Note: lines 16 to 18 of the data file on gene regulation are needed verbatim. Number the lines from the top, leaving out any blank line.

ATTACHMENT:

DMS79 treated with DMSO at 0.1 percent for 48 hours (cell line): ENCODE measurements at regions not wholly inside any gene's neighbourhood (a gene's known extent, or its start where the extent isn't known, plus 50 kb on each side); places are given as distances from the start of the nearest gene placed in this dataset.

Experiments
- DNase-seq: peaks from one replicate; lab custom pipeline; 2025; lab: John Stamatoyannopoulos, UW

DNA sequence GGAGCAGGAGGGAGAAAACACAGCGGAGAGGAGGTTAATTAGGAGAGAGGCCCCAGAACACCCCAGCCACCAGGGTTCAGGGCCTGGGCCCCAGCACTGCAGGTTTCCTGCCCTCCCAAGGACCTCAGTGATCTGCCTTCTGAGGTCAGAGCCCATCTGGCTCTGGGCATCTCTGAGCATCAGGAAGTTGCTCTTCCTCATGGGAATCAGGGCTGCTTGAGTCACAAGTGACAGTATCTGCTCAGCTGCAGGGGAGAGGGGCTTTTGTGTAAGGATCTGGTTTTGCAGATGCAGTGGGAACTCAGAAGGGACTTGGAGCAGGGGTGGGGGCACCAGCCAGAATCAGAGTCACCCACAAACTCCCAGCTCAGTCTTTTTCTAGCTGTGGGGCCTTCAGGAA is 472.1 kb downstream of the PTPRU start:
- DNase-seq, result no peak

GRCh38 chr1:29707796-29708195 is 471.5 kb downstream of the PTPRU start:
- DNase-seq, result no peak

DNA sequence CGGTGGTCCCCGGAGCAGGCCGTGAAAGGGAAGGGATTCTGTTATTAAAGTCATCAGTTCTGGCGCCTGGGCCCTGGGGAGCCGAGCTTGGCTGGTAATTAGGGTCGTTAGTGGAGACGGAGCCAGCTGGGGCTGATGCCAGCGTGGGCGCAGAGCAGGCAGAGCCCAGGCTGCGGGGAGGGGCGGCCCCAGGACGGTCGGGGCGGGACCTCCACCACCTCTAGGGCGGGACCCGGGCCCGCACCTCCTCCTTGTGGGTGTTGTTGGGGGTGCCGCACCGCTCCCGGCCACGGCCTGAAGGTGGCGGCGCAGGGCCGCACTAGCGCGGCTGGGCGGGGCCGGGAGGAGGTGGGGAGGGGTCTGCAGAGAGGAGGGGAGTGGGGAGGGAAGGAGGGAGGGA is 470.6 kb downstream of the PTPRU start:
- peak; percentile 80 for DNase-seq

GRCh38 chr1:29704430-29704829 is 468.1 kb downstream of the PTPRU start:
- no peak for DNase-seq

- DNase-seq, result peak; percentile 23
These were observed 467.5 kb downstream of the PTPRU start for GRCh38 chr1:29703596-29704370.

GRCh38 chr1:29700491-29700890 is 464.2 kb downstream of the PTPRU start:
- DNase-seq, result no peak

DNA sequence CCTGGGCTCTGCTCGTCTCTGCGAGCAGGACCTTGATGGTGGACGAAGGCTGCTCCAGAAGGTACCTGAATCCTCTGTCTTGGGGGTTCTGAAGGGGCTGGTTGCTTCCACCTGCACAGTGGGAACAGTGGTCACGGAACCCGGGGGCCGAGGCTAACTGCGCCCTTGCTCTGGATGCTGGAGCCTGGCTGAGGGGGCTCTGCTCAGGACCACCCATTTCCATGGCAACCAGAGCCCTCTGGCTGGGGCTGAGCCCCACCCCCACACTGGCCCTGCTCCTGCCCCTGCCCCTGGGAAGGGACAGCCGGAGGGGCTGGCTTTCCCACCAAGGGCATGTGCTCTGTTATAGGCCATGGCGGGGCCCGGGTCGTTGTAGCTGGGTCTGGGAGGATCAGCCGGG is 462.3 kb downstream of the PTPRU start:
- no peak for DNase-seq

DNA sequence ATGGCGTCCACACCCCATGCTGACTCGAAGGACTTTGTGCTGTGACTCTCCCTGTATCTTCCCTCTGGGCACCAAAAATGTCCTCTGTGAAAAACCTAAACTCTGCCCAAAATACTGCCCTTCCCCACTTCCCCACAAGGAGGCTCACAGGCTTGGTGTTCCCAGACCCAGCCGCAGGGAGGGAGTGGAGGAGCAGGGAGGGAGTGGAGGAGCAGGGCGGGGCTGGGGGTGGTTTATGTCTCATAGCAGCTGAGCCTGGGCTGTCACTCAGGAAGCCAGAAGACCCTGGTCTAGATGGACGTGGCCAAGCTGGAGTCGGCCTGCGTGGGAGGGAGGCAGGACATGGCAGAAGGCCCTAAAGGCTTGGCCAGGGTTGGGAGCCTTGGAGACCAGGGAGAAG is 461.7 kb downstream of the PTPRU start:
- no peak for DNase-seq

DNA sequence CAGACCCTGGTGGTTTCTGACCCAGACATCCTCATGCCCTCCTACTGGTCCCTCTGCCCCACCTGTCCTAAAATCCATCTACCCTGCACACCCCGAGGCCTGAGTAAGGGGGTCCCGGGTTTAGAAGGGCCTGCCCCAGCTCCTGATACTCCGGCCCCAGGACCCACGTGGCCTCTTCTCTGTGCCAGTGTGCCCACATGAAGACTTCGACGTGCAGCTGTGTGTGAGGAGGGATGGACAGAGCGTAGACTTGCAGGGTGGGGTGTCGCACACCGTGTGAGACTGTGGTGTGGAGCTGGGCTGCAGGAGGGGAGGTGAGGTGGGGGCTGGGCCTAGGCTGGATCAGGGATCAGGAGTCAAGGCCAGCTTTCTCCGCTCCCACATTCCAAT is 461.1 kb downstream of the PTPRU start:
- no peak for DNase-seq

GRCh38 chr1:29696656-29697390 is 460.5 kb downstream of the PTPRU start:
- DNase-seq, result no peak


DNA sequence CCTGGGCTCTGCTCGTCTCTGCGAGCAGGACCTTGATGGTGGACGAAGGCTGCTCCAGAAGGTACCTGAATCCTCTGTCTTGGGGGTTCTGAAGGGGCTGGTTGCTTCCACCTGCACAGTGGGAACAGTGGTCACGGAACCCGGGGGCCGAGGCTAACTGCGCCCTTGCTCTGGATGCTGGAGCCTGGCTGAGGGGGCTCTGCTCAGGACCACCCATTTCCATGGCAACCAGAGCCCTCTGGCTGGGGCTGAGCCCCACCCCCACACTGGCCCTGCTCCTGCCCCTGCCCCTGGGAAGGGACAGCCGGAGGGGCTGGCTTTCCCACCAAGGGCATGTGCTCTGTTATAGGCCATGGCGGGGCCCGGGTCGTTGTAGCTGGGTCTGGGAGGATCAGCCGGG is 462.3 kb downstream of the PTPRU start:
- no peak for DNase-seq

DNA sequence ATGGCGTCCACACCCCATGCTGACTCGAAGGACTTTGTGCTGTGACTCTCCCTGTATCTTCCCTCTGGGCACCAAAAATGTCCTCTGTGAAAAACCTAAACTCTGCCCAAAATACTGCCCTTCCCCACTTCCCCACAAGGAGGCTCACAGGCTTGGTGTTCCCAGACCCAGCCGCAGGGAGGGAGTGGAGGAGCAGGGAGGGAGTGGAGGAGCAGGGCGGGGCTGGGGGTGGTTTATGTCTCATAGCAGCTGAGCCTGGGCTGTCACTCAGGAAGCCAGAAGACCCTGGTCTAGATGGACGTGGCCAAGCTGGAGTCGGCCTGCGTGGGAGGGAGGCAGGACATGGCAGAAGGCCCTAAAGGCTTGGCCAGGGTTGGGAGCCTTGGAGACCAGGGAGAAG is 461.7 kb downstream of the PTPRU start: